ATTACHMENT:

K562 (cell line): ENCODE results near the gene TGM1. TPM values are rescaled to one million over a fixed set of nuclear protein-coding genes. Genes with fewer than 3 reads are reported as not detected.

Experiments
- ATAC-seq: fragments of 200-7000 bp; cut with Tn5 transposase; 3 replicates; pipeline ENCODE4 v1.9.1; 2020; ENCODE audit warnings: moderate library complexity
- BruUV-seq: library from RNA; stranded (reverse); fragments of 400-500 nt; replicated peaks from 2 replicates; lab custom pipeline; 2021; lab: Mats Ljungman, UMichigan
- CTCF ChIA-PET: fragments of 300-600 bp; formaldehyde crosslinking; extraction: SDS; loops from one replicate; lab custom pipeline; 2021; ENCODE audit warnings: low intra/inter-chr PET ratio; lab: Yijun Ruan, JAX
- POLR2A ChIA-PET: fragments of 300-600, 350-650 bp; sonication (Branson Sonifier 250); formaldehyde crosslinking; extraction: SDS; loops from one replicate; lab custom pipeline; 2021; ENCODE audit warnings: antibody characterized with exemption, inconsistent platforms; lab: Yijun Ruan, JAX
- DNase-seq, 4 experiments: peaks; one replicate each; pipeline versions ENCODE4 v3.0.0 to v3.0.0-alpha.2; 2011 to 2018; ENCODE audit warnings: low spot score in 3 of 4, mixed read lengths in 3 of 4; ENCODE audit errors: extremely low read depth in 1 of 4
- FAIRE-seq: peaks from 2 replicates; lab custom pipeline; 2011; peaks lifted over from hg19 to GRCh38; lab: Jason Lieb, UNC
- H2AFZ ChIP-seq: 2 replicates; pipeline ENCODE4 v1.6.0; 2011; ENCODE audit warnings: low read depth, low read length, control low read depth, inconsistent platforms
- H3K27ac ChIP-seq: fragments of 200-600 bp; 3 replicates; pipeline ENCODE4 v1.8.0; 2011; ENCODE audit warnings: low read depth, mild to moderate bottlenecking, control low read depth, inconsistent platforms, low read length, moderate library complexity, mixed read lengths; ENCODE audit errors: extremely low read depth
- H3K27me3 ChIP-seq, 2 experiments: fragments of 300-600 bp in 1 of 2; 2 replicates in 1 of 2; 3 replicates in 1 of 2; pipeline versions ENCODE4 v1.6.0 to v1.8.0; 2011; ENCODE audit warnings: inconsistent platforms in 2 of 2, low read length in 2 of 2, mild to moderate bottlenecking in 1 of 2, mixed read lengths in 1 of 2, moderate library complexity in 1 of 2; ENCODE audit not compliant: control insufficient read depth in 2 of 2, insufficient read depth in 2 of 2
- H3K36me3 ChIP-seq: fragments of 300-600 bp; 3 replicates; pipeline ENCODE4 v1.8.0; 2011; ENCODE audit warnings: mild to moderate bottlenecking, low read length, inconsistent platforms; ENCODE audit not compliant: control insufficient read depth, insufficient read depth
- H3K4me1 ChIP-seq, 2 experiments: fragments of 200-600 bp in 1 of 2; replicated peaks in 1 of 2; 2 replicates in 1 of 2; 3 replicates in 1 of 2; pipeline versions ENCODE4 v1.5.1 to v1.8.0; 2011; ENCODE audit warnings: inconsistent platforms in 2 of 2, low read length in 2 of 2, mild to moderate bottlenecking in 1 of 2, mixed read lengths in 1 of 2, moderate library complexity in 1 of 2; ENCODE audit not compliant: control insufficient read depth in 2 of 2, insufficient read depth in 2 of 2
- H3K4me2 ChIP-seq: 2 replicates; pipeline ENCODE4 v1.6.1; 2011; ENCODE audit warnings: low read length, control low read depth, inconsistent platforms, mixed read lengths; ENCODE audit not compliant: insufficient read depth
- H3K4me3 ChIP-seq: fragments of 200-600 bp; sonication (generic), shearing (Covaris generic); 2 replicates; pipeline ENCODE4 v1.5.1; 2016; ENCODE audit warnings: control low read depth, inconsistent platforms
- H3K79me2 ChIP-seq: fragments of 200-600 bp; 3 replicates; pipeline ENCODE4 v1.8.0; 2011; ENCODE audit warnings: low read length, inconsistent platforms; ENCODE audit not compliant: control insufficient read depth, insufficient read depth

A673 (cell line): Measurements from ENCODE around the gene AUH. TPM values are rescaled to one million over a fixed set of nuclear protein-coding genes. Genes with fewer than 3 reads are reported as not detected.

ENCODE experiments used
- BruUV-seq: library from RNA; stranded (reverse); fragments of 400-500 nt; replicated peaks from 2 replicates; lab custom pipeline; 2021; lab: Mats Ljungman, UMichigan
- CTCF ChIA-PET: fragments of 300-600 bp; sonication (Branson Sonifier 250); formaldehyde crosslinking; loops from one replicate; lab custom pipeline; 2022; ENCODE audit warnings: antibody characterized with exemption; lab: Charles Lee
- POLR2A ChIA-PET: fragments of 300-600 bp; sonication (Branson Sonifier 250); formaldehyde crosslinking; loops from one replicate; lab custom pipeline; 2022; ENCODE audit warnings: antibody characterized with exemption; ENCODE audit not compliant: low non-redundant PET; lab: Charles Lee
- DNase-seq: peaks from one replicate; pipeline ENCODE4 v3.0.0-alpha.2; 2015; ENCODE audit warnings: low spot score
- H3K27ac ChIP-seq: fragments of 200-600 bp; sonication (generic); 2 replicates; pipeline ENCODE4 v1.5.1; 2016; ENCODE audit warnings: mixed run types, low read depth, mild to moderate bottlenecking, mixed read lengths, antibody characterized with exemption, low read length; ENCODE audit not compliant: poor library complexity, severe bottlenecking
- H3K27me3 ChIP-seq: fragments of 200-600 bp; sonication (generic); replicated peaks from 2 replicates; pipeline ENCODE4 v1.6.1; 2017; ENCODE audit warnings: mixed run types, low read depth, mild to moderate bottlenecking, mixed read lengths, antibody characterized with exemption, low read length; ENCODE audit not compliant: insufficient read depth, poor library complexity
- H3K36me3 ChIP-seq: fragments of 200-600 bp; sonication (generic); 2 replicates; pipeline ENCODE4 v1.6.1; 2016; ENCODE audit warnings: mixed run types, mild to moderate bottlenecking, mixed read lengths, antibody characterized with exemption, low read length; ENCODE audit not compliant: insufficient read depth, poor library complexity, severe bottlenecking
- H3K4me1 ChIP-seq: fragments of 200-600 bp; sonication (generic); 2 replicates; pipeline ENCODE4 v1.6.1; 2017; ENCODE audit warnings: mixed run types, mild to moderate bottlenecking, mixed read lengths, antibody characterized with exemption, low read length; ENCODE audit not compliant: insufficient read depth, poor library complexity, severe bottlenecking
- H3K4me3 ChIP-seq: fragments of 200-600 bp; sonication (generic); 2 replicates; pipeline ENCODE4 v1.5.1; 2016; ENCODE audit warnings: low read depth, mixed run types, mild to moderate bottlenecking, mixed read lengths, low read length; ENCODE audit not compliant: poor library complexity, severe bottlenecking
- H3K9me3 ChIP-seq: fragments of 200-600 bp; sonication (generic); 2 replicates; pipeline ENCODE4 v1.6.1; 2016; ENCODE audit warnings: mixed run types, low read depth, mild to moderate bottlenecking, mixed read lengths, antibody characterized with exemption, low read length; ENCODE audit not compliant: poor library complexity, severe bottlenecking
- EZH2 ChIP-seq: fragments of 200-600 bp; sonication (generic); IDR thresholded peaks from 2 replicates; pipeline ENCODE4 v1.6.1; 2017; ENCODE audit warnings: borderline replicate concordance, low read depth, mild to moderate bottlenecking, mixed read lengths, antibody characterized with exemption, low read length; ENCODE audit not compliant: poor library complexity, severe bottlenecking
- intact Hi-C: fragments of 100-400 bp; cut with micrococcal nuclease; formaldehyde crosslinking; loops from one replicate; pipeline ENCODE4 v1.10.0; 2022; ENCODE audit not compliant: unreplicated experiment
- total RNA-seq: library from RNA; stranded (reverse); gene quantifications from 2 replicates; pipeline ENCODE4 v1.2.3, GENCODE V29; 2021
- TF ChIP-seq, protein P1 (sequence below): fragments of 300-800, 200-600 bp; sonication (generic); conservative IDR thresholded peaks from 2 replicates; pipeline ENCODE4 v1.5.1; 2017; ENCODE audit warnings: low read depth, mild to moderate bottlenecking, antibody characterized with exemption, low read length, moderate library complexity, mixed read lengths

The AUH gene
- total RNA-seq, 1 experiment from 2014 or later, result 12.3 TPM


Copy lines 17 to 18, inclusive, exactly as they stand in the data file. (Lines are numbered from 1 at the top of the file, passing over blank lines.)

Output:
A673 (cell line): Measurements from ENCODE around the gene AUH. TPM values are rescaled to one million over a fixed set of nuclear protein-coding genes. Genes with fewer than 3 reads are reported as not detected.

ENCODE experiments used